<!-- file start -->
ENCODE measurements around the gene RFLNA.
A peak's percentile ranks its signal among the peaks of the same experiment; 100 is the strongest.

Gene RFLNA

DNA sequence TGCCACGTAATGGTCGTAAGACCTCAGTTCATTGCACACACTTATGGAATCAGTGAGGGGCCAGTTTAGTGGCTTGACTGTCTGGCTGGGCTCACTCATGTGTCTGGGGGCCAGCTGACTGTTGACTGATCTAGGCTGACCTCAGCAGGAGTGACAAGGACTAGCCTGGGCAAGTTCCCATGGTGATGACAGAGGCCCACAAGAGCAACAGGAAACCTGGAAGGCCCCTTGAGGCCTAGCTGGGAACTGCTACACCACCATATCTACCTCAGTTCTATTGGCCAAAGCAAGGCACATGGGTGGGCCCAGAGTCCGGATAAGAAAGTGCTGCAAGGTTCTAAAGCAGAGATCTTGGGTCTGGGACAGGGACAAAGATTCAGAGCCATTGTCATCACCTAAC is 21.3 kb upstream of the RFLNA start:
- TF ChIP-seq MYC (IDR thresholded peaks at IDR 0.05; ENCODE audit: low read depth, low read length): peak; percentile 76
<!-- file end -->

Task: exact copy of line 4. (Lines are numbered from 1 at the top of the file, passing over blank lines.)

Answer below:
DNA sequence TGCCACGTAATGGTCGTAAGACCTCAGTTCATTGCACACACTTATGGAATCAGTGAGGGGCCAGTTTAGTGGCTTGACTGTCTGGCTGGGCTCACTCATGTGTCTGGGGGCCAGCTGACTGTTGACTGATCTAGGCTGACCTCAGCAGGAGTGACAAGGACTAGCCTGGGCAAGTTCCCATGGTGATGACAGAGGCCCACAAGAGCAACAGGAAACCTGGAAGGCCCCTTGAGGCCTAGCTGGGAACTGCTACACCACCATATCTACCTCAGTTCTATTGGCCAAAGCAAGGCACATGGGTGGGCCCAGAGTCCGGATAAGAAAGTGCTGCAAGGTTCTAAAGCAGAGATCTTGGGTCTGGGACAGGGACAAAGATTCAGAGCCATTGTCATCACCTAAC is 21.3 kb upstream of the RFLNA start: